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User comments : 12

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GuruShabu
1 / 5 (11) Aug 19, 2014
"New supercomputing calculations provide the first evidence that..."
How can be a simulation be considered a "evidence"?
This is closer to day-dreaming than "science"!
Osiris1
1 / 5 (4) Aug 19, 2014
I would say this is a good candidate for 'dark matter'.
Osiris1
2 / 5 (4) Aug 19, 2014
We know next to nothing about just what 'dark matter' IS. It would be folly not to pursue every lead. Know you that out of 'day dreaming' have come many if not most of the scientific breakthroughs achieved by man.
Toiea
3.3 / 5 (7) Aug 19, 2014
I would say this is a good candidate for 'dark matter'.
I'd say, these particles would be the worst candidate for dark matter - they're terribly heavy and short-living.
Steve 200mph Cruiz
4.3 / 5 (7) Aug 19, 2014
What are you guys talking about? This has nothing to do with dark matter.

"New supercomputing calculations provide the first evidence that..."
How can be a simulation be considered a "evidence"?
This is closer to day-dreaming than "science"!


The title clearly says "indirect evidence", this is physics, that means it's ALL math. Because of the definition of what physics is, you can use a super computer (which is really more like a kick ass graphing calculator), enter the equations with defined variables and see what happens.
Mimath224
1 / 5 (3) Aug 19, 2014
@Steve 200mph Cruiz...mathematical phyisics eh? But I do agree with you about the DM post. Actually, because of the chemical analogy given in the article the lowering of temperature imo is more likely to be about entropy than DM, that is, most chemical reactions are exothermic where endothermic reactions are an increase in 'order'. Wonder if it might be similar for the qgp? If so then these calculations might give us a little bit more insight to conditions in the early universe.
Psilly_T
2 / 5 (3) Aug 20, 2014
well just shooting an idea out there..not claiming its right. If gas rushes to DM densities early in the universe would these areas not be cooler if the area was littered with these heavy cold inducing particles where the gasses could condense to form stars and galaxies etc. possible link? meh I dunno, a lot of you say no way so what ever.
antialias_physorg
5 / 5 (4) Aug 20, 2014
How can be a simulation be considered a "evidence"?

The simulation matches the observed data. Which makes the thing that is simulated a hot contender.

if the area was littered with these heavy cold inducing particles

Where do you get the notion of 'cold inducing' from?
Osiris1
1 / 5 (1) Aug 22, 2014
When one 'does something that works' and obtains a candidate for the 'unobservable', then one can produce this for testing any number of times. If I was a DM researcher and had this in MY lab, you would better believe that my staff would work with this, test purported detection device ideas on it, etc. And we would do this until we had a good detector that we could use to find the same stuff 'in the wild'.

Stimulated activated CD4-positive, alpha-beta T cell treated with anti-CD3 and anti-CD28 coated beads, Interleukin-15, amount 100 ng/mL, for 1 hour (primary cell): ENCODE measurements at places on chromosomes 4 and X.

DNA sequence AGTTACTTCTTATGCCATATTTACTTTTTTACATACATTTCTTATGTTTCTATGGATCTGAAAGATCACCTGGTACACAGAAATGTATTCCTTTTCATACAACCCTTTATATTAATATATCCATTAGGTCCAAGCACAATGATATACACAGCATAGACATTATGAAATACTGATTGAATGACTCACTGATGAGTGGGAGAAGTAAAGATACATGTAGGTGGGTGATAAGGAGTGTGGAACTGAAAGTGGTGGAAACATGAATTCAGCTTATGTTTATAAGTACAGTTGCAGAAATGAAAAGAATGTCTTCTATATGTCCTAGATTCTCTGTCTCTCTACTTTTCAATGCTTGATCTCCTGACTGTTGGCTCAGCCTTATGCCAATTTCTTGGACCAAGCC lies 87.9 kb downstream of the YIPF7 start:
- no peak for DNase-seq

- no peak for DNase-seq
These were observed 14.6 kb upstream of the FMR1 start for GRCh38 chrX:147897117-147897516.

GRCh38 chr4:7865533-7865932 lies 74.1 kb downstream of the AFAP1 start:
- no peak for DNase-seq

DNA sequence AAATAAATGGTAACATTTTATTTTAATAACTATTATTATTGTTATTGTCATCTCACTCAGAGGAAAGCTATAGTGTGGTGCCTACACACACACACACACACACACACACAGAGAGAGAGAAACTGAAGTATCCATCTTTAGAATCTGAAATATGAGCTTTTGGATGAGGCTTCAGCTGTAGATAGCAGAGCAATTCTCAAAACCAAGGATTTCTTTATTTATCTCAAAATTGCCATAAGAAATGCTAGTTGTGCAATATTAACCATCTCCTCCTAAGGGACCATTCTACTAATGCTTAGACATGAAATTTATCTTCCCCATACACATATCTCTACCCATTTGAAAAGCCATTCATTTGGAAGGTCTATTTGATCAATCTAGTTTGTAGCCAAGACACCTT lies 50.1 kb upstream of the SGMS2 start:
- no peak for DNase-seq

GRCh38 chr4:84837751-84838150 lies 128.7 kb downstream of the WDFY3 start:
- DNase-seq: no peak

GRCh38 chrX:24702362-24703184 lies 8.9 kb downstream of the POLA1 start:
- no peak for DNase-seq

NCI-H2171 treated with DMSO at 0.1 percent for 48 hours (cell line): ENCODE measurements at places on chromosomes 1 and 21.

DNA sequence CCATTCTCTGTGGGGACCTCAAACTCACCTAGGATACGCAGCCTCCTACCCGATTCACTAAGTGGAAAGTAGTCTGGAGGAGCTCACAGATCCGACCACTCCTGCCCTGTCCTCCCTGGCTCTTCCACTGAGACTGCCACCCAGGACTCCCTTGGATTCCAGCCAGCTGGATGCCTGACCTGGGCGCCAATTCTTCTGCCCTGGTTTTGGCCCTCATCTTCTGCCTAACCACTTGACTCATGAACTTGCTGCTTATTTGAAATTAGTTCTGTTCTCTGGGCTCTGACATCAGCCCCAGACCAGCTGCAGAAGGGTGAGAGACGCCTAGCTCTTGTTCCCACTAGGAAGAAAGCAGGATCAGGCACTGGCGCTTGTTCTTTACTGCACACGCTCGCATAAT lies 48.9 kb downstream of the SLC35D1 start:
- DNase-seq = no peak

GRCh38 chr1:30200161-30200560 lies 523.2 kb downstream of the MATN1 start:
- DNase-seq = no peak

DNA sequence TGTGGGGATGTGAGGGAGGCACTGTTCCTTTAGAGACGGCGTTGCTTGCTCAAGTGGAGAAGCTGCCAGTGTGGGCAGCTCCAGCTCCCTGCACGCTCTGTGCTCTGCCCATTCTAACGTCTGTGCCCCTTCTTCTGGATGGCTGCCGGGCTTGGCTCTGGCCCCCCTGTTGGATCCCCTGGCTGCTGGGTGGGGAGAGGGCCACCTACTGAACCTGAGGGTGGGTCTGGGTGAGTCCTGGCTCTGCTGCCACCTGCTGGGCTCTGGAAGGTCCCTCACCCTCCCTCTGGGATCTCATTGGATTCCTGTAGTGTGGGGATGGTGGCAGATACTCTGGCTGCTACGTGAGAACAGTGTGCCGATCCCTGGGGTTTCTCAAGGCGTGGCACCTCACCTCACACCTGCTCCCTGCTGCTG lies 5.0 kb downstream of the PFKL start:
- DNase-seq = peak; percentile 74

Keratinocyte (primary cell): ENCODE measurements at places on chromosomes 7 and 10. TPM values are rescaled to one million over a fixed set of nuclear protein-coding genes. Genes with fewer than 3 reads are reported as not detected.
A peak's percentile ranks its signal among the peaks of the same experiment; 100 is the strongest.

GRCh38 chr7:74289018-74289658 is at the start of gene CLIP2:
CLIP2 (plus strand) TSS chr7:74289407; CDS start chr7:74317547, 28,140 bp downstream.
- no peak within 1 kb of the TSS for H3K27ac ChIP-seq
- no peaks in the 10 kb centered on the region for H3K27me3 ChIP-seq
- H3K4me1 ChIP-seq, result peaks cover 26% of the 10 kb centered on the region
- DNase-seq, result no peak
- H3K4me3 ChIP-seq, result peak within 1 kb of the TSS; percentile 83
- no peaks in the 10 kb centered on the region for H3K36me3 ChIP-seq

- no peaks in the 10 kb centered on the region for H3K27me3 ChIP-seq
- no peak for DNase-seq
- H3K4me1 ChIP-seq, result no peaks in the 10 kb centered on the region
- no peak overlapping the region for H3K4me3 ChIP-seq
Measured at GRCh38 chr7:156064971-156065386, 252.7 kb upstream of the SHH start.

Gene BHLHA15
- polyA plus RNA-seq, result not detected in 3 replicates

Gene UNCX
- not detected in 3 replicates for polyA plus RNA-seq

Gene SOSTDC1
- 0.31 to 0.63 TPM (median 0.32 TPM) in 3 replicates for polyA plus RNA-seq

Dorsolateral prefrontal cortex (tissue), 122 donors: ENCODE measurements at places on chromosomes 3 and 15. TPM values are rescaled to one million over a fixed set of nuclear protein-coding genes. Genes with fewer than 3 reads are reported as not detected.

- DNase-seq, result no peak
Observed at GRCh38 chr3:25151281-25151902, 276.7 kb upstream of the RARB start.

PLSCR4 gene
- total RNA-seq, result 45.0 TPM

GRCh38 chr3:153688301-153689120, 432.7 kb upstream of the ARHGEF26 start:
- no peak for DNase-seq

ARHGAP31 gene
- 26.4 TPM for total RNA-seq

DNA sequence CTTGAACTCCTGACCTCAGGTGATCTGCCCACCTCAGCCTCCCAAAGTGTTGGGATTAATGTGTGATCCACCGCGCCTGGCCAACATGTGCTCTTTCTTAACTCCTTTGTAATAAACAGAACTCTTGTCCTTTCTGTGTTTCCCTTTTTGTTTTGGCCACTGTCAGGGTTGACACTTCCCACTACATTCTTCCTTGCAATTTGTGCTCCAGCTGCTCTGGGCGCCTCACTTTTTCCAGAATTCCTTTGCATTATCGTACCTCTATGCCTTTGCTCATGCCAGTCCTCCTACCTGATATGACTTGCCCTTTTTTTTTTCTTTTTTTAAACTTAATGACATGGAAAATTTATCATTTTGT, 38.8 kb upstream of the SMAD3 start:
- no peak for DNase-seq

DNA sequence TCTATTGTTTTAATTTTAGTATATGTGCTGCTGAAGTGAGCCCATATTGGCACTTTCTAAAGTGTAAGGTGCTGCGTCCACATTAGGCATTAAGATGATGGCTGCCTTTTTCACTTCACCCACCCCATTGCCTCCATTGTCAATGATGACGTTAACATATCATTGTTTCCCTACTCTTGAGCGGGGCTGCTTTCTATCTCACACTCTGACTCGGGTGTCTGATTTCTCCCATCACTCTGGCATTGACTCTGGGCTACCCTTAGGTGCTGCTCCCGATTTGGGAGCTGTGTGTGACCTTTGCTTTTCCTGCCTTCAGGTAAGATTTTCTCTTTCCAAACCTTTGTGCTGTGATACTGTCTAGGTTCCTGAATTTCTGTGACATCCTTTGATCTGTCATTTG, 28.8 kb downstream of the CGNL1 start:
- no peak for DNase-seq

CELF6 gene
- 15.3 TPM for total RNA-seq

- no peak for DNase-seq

Toiea
2.3 / 5 (3) Aug 22, 2014
If I was a DM researcher and had this in MY lab
IMO Nicola Tesla has been the first researcher of dark matter. The DM particles (scalar waves) can be prepared rather easily: you need the Dirac fermions or magnetic monopoles and electric pulses (a transient, not alternative electric field). In practical research you should start with phenomena, which work well in the kitchen and to gradually expand/extrapolate to areas, which are more experimentally demanding. The mainstream scientists are doing exactly the opposite (partially due to their fringe interpretation of SUSY and effort to substantiate the stringy models with it).
pepe2907
5 / 5 (1) Aug 22, 2014
""New supercomputing calculations provide the first evidence that..."
How can be a simulation be considered a "evidence"?"
"Calculations", not "simulations" and they "reveal", not "are considered", because everything in QM is probabilistic by nature and the probability of these rare occurrences is very very small. So they need a lot of calculations to find the small difference in the results between "what would be" with and without this particular phenomena and to make this calculation for a huge number of events /collisions/...
mikep608
1 / 5 (1) Aug 23, 2014


"RHIC is one of just two places in the world where scientists can create and study a primordial soup of unbound quarks and gluons-akin to what existed in the early universe some 14 billion years ago. The research is helping to unravel how these building blocks of matter became bound into hadrons, particles composed of two or three quarks held together by gluons, the carriers of nature's strongest force."

EWhat a bunch of bullshit. Aren't these supposed to be the particles that decay in microseconds, and they were supposed to be bouncing off of eachother during the Big Bong?